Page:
Pinecrest

School officials talk up plans for bond money

 

If you go

The Miami-Dade school district’s next community meeting on the bond projects will be at 6 p.m. on May 13 at Coral Gables High School, 450 Bird Road. For a list of upcoming meetings on the bond projects, visit bondsforschools.dadeschools.net/dialogue_by_design.asp.


bvaldes@MiamiHerald.com

County school administrators were in Pinecrest Thursday night to provide to talk to parents about plans to improve school facilities in Southeast Miami-Dade.

County voters agreed in November to allow the school district to borrow up to $1.2 billion to repair and upgrade school buildings and install new technology.

Schools Superintendent Alberto Carvalho, Assistant Superintendent Helen Blanch, Chief Facilities Officer Jaime Torrens, and School Board member Larry Feldman were at Palmetto Middle School as part of a series of meetings to talk with parents about bond-funded projects. About 600 people attended.

The next meeting will be at 6 p.m. on May 13 at Coral Gables High School, 450 Bird Road.

“Today is about ensuring promises are kept,” said Carvalho, who has been going to each of the community meetings.

He reviewed the bond’s “eight guiding principles”, out of which he emphasized the most critical were: updating every school with wireless capability, enhancing security and surveillance equipment, and establishing a vigilant oversight committee.

“Up to a couple of years ago, we recognized that out of 450 schools only about 20 were wirelessly connected,” said Carvalho, adding that technology updates in every school is the most important element of the bond, and schools will see those changes first.

Doris Carpenter, a resident of South Miami Heights and mother of one child at Cutler Ridge Elementary, said her school needs digital whiteboards and new computers.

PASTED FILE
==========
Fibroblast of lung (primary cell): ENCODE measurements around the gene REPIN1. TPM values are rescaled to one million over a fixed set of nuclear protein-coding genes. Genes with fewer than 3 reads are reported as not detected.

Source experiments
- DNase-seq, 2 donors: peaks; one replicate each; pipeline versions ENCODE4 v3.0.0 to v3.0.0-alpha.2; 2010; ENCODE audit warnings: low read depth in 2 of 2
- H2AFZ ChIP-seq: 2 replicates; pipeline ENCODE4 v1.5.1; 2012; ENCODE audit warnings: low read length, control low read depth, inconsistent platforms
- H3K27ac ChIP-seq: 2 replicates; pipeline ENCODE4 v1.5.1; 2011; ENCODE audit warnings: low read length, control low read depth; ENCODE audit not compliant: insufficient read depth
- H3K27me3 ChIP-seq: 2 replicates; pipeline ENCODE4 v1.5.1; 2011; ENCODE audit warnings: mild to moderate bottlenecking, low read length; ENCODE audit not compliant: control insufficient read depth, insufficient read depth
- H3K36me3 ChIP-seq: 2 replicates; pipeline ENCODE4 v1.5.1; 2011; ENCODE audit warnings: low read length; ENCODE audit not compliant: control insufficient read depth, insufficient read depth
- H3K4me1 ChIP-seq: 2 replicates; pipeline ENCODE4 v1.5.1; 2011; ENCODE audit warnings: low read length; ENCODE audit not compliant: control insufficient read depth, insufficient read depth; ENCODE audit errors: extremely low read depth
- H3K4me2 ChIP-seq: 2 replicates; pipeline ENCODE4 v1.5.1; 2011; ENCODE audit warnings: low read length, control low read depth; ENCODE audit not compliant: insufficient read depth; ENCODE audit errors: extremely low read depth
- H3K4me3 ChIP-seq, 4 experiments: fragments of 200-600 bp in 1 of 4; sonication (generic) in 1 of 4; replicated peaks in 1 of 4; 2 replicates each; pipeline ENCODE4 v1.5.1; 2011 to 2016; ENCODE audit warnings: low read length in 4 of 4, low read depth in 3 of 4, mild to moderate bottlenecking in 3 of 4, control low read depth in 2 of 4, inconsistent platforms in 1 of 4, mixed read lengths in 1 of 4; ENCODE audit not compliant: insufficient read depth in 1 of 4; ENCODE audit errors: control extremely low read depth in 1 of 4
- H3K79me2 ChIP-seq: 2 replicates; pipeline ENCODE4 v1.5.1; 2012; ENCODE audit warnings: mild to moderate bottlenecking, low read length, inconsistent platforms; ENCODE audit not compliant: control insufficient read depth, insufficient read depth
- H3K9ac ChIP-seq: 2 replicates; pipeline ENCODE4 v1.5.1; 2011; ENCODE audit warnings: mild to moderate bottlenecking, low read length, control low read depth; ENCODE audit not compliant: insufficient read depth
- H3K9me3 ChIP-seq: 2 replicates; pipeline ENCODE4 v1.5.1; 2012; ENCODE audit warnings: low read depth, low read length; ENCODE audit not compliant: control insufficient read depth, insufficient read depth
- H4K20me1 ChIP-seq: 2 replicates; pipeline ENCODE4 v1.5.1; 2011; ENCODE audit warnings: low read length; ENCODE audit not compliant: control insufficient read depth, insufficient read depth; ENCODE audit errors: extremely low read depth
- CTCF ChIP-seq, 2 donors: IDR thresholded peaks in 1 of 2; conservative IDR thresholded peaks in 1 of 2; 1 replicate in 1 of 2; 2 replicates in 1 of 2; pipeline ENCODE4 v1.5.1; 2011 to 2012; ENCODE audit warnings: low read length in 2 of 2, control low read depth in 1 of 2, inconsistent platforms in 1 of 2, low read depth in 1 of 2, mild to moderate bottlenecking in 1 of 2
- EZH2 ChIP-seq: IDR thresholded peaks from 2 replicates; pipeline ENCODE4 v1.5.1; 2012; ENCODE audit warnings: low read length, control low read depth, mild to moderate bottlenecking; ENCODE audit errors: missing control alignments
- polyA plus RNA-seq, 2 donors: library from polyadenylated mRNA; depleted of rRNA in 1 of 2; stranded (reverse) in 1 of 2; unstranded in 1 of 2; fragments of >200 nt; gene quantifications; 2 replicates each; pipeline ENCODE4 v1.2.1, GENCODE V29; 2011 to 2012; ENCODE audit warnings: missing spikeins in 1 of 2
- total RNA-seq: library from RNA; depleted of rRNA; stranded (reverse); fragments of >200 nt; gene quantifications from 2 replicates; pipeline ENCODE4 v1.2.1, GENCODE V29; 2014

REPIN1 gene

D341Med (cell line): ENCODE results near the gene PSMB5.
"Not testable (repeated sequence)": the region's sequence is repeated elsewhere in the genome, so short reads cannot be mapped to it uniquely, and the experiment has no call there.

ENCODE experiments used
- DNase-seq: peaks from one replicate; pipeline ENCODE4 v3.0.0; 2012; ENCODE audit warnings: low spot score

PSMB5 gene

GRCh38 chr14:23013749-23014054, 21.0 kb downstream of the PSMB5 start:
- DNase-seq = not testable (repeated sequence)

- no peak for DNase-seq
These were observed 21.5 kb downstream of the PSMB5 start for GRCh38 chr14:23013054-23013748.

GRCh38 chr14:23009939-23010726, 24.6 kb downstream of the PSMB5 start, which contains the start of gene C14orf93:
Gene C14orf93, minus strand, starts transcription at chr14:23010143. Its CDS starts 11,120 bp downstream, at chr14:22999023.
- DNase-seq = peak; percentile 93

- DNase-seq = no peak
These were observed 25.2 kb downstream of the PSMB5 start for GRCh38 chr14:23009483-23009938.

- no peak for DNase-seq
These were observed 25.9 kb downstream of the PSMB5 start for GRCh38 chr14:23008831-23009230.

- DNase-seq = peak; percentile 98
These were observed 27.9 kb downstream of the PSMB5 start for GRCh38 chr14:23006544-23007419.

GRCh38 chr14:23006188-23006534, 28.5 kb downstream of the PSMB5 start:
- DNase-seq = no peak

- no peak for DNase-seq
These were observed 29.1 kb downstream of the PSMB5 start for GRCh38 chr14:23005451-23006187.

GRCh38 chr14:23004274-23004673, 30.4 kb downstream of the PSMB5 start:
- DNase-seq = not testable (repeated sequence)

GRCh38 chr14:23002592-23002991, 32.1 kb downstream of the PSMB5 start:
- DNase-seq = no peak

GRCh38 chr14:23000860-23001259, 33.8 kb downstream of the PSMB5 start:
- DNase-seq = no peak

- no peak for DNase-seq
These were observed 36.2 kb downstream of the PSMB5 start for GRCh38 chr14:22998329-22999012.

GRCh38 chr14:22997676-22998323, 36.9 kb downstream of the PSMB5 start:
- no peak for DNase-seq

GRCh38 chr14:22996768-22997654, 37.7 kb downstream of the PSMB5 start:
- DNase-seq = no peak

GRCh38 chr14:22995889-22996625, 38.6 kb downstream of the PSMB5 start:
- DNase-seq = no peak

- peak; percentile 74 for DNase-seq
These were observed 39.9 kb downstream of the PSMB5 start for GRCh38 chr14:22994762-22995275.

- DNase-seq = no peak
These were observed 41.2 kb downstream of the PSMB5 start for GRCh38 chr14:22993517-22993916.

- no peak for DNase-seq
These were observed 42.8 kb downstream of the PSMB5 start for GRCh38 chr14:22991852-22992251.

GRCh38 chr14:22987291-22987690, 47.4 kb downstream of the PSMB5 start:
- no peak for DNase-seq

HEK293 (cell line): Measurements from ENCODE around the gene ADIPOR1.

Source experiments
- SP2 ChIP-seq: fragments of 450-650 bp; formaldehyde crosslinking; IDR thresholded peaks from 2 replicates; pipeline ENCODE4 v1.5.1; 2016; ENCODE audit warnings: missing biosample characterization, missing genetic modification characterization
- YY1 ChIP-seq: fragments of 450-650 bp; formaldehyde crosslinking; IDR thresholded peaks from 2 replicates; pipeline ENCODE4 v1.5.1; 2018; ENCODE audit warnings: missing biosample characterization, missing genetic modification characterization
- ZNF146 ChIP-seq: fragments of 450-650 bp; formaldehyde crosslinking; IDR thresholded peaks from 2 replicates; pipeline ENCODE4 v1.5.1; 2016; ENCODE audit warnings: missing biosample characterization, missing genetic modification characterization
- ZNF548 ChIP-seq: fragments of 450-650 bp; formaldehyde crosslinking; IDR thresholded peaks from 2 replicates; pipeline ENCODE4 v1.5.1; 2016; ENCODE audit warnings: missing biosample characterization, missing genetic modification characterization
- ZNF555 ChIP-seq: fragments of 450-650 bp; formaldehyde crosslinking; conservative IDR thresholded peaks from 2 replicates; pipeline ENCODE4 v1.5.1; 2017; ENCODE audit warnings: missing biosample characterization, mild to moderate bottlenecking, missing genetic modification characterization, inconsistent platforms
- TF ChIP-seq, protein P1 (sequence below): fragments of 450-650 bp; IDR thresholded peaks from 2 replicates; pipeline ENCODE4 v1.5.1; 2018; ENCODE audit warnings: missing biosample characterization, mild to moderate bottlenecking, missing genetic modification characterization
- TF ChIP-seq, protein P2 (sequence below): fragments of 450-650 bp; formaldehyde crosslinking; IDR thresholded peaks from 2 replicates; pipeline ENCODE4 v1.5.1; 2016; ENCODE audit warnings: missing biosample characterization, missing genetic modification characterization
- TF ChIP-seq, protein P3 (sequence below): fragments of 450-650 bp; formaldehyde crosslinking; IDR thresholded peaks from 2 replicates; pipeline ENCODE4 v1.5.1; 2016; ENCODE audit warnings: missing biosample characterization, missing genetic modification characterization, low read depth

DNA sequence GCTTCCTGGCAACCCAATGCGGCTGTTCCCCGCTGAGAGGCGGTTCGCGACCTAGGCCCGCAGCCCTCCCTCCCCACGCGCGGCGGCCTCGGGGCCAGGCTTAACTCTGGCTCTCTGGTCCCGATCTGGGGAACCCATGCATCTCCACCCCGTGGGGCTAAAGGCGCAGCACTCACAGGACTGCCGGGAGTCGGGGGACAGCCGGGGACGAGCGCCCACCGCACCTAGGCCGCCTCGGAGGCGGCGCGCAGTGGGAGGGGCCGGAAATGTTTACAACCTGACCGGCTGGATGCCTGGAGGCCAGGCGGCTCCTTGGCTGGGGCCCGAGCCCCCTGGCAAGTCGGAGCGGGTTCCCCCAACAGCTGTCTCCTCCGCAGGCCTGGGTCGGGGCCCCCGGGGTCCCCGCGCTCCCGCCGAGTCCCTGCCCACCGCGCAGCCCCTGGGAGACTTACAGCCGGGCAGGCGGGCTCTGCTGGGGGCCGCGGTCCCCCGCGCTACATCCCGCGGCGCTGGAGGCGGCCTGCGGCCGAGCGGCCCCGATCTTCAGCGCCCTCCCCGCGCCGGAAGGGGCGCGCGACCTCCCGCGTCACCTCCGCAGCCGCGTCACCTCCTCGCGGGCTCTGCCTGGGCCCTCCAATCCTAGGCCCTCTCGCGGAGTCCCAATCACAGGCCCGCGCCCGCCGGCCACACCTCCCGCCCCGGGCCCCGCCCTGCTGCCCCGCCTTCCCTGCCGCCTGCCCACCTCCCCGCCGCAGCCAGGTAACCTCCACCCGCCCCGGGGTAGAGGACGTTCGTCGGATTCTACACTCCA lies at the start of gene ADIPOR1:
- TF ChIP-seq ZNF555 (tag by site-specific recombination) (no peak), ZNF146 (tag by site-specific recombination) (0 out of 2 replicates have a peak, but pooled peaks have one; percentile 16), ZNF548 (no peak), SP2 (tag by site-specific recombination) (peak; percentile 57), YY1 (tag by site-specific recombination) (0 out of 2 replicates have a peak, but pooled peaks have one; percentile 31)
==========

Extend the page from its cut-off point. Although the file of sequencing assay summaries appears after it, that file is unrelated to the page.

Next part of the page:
“They can’t succeed if they don’t have everything that they need because they can’t compete,” said Carpenter. “They’re sort of left behind.”

Within the first year, at least 70,000 new computers and tablets will be brought into Miami-Dade classrooms, according to Assistant Superintendent Blanch.

Carvalho repeatedly emphasized the promises made during campaigning would not change, but rather, he and the school board would exceed them.

Contrary to the original bond agreement that stated every school in the county would be impacted in six to seven years, with projects totaling $200 million per year, Carvalho announced for the first time that the county will be speeding up some of the money, shortening the time of completion to four to five years.

“We were able to do this by leveraging low interest rates that were bound to go up through Bank of America,” said Carvalho.

According to Facilities Officer Torrens, there are 46 projects for Feldman’s District 9, in South Miami-Dade. Sixty percent of these projects will begin during the first phase of implementation. They include interior and exterior renovations, HVAC work and security.

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